There are parts of Ireland where Irish is spoken as a traditional, native language. These regions are known collectively as the Gaeltachtaí. These are in County Galway ( Contae na Gaillimhe ), including Connemara ( Conamara ), the Aran Islands ( na hOileáin Árann ), Carraroe ( An Cheathrú Rua ) and Spiddal ( An Spidéal ); on the west coast of County Donegal ( Contae Dhún na nGall ); in the part which is known as Tyrconnell ( Tír Chonaill ); and Dingle Peninsula ( Corca Dhuibhne ) in County Kerry ( Contae Chiarraí ). Smaller ones also exist in Mayo ( Contae Mhaigh Eo ), Meath ( Contae na Mí ), Waterford ( Contae Phort Láirge ), and Cork ( Contae Chorcaí ).
To summarise the extent of the survival: (See Hindley, 'The Death of the Irish Language') Irish remains as a natural vernacular in the following areas: south Connemara, from a point west of Spiddal, covering Inverin, Carraroe, Rosmuck, and the islands; the Aran Islands, with the exception of the town of Kilronan on Inishmore; northwest Donegal in the area around Gweedore, including Rannafast, Gortahork, the surrounding townlands and Tory Island; in the townland of Rathcarn, Co. Meath.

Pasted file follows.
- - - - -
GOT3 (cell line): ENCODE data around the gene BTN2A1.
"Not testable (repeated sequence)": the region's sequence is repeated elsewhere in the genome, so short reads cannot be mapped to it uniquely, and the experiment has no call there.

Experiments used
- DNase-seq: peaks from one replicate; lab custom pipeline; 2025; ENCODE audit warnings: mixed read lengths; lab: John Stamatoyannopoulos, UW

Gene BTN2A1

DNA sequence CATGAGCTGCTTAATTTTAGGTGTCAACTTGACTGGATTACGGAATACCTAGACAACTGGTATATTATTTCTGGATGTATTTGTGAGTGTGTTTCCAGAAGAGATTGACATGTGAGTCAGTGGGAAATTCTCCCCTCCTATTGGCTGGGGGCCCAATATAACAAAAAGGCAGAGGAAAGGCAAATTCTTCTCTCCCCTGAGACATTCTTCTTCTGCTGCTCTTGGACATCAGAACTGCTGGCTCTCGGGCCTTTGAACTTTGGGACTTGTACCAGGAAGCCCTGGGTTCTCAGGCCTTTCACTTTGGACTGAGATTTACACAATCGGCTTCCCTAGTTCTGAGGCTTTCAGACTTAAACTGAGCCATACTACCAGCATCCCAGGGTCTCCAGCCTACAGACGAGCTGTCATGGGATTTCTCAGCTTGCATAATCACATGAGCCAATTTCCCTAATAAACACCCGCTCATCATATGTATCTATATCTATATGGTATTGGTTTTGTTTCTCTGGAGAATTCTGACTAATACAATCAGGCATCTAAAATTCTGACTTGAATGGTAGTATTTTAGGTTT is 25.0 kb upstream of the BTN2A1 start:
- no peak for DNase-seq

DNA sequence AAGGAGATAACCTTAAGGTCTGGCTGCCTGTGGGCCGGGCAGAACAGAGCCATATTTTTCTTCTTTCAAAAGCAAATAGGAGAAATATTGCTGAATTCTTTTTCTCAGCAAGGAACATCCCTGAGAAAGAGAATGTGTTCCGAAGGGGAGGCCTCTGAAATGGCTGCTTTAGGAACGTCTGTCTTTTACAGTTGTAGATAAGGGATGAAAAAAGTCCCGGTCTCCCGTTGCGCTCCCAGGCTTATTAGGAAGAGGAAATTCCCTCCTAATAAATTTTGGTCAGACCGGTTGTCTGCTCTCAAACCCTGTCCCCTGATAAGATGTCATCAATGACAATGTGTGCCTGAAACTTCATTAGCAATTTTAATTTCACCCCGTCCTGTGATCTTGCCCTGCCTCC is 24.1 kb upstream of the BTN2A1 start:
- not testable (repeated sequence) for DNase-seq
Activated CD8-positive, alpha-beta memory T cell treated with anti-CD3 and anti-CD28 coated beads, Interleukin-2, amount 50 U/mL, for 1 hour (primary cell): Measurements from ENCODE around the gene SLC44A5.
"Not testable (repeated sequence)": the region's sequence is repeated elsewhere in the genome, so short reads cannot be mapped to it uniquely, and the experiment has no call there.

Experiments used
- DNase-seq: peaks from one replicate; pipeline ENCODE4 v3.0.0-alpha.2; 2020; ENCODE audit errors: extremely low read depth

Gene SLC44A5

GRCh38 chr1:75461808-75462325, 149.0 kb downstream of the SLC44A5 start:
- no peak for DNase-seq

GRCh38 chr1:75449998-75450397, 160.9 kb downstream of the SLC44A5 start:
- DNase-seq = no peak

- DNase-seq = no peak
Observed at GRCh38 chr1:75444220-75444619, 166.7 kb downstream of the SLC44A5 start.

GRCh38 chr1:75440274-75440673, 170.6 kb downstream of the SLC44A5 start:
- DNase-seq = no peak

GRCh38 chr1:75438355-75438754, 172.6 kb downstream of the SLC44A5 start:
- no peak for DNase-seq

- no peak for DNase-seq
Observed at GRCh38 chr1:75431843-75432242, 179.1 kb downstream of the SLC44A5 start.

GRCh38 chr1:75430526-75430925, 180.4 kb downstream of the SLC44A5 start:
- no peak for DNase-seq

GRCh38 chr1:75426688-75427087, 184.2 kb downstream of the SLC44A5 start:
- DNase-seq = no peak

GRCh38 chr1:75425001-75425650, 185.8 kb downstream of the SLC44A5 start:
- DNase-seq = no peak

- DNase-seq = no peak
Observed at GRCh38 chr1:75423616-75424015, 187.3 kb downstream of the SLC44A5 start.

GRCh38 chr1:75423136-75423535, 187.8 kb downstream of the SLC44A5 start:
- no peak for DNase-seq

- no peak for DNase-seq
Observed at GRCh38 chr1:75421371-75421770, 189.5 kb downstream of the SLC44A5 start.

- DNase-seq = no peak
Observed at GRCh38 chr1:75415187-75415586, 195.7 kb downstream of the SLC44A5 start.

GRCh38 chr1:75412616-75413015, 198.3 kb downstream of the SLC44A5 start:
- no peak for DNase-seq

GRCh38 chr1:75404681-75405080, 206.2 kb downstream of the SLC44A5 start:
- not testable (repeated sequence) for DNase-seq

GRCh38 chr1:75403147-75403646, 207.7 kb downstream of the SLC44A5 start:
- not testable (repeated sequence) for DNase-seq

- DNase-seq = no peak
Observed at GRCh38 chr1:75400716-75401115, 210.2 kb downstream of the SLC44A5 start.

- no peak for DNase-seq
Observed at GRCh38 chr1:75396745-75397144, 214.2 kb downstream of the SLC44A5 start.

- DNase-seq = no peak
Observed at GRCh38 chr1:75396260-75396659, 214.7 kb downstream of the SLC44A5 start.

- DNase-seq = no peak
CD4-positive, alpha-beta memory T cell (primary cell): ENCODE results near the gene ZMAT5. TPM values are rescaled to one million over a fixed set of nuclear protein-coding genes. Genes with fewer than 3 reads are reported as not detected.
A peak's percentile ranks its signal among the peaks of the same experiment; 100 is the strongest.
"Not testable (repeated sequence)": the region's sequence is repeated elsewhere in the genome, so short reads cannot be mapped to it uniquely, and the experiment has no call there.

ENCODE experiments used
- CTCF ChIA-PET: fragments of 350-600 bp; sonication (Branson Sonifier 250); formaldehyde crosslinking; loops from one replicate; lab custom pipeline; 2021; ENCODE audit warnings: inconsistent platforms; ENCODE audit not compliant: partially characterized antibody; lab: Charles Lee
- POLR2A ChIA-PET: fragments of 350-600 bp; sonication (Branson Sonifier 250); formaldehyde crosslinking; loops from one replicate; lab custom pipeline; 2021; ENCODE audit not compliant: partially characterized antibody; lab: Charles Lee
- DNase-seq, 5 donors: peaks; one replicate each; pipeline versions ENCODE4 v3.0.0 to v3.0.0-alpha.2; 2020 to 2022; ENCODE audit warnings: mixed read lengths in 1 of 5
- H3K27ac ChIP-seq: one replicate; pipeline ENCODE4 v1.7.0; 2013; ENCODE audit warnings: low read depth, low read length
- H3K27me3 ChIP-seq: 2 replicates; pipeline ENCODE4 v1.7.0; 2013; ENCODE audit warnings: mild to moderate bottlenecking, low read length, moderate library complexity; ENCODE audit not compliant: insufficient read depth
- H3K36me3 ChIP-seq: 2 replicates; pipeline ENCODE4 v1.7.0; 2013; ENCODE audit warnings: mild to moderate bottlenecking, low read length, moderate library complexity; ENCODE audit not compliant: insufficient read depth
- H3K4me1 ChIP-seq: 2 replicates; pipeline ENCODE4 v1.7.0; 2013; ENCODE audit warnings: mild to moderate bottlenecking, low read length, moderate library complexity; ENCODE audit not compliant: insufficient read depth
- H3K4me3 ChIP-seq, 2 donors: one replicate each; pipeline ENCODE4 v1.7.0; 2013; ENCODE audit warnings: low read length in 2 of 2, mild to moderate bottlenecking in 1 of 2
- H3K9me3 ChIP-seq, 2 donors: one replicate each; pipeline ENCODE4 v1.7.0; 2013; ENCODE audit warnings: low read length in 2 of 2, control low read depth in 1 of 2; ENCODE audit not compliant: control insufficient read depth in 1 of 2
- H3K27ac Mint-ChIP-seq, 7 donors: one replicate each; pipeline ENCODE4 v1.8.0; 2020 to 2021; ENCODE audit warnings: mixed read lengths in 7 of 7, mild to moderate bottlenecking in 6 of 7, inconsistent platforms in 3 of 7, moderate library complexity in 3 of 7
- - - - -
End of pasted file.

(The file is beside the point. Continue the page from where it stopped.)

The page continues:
Irish remains the normal language of the older population, but is not the conversational language of the majority of young people in the Gaeltacht as it currently stands. Despite this, the great majority of them can speak the language fluently. They choose English for social factors.
Gweedore ( Gaoth Dobhair ), County Donegal is the largest Gaeltacht parish in Ireland.
The numerically and socially strongest Gaeltacht areas are those of South Connemara, the west of the Dingle Peninsula and northwest Donegal, in which the majority of residents use Irish as their primary language. These areas are often referred to as the Fíor-Ghaeltacht ("true Gaeltacht") and collectively have a population just under 20,000.
Irish summer colleges are attended by tens of thousands of Irish teenagers annually. Students live with Gaeltacht families, attend classes, participate in sports, go to céilithe and are obliged to speak Irish. All aspects of Irish culture and tradition are encouraged.
According to data compiled by the Irish Department of Community, Rural and Gaeltacht Affairs, only one quarter of households in officially Gaeltacht areas possess a fluency in Irish. The author of a detailed analysis of the survey, Donncha Ó hÉallaithe, described the Irish language policy followed by Irish governments a "complete and absolute disaster". The Irish Times (January 6, 2002), referring to his analysis, which was initially published in the Irish language newspaper Foinse , quoted him as follows: "It is an absolute indictment of successive Irish Governments that at the foundation of the Irish State there were 250,000 fluent Irish speakers living in Irish-speaking or semi Irish-speaking areas, but the number now is between 20,000 and 30,000."